Supporting dyslexia with Scanning Pens

Sofia’s story

We’re sure you’ve heard enough from us about how Scanning Pens’ reading support is changing lives in schools all over the UK. But what does that life-changing journey look like?

Join us as we look through the eyes of Sofia, just one of the students who have found a love for literacy with C-Pen Reader 2!

At the very beginning

I was always so excited about nursery rhymes and songs, but I just couldn’t get my head around the words. I’d try to remember them and forget half, or just get them in the wrong order. I couldn’t understand how everyone else could do it so easily.

When the reading books came out in Reception I couldn’t get out of there fast enough! I couldn’t connect all the new words I was learning with the letters on the page. I didn’t know it wasn’t normal. I just thought everyone else was a bit cleverer than me.

Even though my teachers were so nice about it, it still felt embarrassing and isolating when I was still reading the books with the pink square at the end of the year, and everyone else was moving on to red or yellow ones.

Scanning Pen

The start of primary school

By Year 1 I was well behind my classmates. And I’d do anything to avoid reading: talking to whoever I was sitting next to, diving off to visit the loo, even acting out to get myself sent out of class. It was just so embarrassing, how everyone else could do it and I couldn’t. I kept thinking – was I stupid?  

Even if I was, I didn’t want anyone to find out, so I didn’t talk about it much. 

Then everything changed when I moved into Year 2. My new teacher was really interested in my reading skills and kept asking questions about my eyesight, my memory, and how things looked on the page. She called my parents and said I should get a dyslexia assessment.   

The assessment wasn’t much to write home about at all, just a few reading and writing tasks and chatting about how I found schoolwork. It turned out that… 

  • I had dyslexia 
  • I’d had it all my life 
  • That’s why reading felt so difficult and exhausting! 
  • And no, I wasn’t stupid. 

We tried a couple of options after the assessment. At first, I had a reading assistant who sat beside me in class and helped me with decoding and meanings, but I felt isolated. Like I was being watched for being different to my friends. I didn’t like it at all. Then we tried something that gave me more independence: a reading pen. 

Girl sitting cross legged reading a book

C-Pen Reader 2

It’s a device that lets you hear the words on the page through audio. I just plug my headphones in and scan away, full lines at a time, and I can change it to fit my own pace instead of getting embarrassed to ask for my reading assistant to slow down. It’s got built-in dictionaries too (which I find super useful), and a bunch of other useful features in it.

Most important for me is that I can read independently: no more reading assistants at my table or asking my mum to read through my English homework every week.

Getting ready for secondary school

I just figured I wouldn’t pass any of my SATs, so it made me not want to bother… until I found out I could use my reading pen in SATs too! The tests quickly became less scary, but things got intense again in secondary school.

I was expecting to study a lot more subjects. Although I was interested and excited to learn, the anxiety got to me a bit over the six-week holidays between year 6 & 7.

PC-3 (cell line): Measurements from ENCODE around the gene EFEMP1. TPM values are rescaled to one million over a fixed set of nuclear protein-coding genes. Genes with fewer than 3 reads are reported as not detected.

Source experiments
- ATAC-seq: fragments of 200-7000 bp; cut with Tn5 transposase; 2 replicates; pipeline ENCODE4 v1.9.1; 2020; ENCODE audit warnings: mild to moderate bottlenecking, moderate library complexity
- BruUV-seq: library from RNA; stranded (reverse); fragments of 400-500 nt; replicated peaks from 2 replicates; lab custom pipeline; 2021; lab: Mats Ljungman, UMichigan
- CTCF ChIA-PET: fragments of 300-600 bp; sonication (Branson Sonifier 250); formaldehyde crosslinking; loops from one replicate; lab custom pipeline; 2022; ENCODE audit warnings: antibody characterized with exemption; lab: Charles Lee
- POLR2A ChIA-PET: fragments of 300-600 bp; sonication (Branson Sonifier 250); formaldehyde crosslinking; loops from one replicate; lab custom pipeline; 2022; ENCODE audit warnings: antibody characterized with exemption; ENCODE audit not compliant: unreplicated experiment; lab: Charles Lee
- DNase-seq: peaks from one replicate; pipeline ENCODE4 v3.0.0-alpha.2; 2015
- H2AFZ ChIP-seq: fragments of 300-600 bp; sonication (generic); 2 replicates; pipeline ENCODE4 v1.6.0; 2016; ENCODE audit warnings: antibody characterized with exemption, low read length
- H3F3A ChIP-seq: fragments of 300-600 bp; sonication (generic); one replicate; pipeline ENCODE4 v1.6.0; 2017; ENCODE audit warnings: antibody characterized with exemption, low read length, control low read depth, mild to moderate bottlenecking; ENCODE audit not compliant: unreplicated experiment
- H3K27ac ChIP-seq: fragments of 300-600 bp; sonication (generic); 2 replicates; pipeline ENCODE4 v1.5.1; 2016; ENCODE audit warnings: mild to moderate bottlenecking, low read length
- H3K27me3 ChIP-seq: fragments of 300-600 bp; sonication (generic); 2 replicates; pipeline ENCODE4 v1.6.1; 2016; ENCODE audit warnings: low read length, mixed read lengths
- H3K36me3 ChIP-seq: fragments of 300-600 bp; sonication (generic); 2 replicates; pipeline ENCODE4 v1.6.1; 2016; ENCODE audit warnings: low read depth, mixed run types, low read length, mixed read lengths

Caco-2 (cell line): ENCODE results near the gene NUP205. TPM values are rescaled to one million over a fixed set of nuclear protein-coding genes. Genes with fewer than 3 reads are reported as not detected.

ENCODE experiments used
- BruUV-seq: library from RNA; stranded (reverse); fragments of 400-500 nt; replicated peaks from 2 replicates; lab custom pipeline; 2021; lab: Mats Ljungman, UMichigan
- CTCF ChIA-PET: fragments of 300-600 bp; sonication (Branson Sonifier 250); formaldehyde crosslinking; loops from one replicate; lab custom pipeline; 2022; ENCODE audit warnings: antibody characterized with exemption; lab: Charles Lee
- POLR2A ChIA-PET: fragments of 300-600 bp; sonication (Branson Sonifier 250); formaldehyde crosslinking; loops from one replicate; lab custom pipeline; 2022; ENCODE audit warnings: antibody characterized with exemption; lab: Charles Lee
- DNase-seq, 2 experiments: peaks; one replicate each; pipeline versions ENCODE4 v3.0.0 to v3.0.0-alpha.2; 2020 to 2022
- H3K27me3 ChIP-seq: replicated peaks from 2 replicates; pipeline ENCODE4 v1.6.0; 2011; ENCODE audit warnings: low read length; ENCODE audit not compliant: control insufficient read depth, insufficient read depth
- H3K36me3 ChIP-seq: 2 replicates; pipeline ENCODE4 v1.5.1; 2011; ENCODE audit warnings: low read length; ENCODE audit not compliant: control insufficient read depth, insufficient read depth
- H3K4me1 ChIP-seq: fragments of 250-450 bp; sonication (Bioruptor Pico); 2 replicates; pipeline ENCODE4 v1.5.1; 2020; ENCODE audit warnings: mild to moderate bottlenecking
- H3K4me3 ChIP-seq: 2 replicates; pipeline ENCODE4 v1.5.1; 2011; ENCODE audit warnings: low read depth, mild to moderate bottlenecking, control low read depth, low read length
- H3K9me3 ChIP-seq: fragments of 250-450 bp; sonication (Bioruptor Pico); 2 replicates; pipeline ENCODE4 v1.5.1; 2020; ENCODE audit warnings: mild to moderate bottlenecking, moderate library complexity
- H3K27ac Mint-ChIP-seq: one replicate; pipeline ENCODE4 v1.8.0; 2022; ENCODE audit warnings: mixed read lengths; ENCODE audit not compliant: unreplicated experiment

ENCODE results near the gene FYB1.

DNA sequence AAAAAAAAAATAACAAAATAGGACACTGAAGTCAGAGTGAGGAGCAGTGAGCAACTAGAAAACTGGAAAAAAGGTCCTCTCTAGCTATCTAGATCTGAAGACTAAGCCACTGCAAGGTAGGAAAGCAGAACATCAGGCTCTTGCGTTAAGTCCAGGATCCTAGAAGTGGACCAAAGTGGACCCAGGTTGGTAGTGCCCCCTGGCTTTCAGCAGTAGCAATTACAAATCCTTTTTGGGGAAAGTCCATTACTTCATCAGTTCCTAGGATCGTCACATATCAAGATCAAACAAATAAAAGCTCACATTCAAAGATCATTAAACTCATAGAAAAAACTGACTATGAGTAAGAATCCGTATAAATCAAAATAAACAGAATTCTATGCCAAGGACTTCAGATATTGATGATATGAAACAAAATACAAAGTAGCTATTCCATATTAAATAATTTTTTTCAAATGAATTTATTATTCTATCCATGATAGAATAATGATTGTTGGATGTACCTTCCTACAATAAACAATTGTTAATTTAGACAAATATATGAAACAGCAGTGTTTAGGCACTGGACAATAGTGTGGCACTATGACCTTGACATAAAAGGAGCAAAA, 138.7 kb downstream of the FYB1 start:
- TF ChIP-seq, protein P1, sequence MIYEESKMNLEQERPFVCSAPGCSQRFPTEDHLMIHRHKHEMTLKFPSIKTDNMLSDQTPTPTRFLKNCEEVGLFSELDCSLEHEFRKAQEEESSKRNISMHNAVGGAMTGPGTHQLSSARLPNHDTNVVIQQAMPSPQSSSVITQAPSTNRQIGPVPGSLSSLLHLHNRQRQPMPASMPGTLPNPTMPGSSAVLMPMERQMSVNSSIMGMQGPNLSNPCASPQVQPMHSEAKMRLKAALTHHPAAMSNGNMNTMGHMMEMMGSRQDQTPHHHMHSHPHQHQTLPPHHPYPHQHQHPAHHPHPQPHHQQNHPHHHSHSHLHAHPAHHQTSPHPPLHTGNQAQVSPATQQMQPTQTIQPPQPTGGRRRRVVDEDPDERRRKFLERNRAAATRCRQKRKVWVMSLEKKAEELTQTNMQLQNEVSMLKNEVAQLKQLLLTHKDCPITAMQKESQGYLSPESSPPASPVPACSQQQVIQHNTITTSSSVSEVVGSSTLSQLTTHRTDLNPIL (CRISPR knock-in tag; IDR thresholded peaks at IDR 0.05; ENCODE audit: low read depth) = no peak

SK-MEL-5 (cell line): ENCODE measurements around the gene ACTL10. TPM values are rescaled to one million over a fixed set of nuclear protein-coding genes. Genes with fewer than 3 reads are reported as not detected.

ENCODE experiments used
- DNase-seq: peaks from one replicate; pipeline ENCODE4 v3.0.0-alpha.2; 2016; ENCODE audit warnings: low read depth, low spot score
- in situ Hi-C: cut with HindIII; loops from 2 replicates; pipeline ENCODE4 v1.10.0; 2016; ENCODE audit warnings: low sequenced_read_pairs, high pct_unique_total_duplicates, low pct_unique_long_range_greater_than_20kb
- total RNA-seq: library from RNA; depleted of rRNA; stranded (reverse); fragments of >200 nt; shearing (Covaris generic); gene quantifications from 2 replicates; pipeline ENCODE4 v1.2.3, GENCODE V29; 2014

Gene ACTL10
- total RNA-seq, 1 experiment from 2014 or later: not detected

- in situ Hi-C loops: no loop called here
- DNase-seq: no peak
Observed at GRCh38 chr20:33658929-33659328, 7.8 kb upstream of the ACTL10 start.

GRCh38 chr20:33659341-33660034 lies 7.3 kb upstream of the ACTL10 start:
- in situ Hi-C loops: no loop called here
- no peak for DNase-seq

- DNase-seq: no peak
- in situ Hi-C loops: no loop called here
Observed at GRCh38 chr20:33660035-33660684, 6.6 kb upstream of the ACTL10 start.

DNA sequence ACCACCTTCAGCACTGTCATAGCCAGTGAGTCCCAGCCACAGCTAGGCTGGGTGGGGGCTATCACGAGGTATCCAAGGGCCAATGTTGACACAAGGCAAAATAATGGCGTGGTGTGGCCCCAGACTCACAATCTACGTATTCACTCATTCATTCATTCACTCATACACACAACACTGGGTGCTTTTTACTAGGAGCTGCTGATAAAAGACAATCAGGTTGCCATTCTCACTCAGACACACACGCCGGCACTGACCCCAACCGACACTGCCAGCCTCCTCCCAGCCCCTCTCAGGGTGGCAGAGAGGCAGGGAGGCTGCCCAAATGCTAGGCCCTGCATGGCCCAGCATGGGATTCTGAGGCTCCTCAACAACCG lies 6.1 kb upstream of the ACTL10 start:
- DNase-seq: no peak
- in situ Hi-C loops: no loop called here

When I did start in Year 7, my parents made an appointment with my new form teacher and the school SENCo to chat through what kinds of accommodations I’d need. It was all fine: nothing got taken off me like I’d been afraid it would! Apparently, that’s just not the way they do things, and I was still allowed to use my Reader 2 in lessons and Exam Reader 2 for exams. I remember walking out into the corridor and just thinking: Okay, I can do this now. And I did!

Girl using scanning pen at her desk

Check-in: Year 9

So, instead of having one or two workbooks, every subject had its own textbook, and we were expected to read pages and pages every week. It was much more complicated reading, and the text was smaller than in my old books, so it was a bit of a learning curve. I don’t think I’d have felt anywhere near as confident tackling it alone, but I adapted really quickly with my assistive tech. By the end of the first term, it was just… fine, actually.

This school had a far bigger library, too, with far more books I actually wanted to read. Around this time, I started to find out that I was interested in all kinds of different things, and I started to read bigger books for fun now!

Here come the GCSEs!

I’m in year 11 now and I’m ready to head into my GCSEs. I never thought in a million years I’d be sitting here feeling confident for these tests. I’ve even been looking at studying English at college. English. All that reading!

Hand holding pencil with workbook

C-Pen Reader 2 Trial for UK educators

We want everybody to be able to read with confidence and independence. When we open up access to reading, we’re opening up access to the whole curriculum, better test scores and new destinations that previously struggling readers might not even have dreamed about.

You don’t have to take our word for it either: UK educators can claim their FREE C-Pen Reader 2 trial at Scanning Pens, so that the learners in their care can experience the magic for themselves.

And to find out more about our reading tech and how it can empower the learners in your school, head over to the C-Pen Reader 2 Hub at Scanning Pens or check out our On-Demand Webinar Service that’s full of expert-led learning opportunities about our tech, SEN learners, and supporting better outcomes for all.

Blog Author: This guest blog was provided by Scanning Pens for CENMAC. All content and images used in the blog are courtesy of Scanning Pens.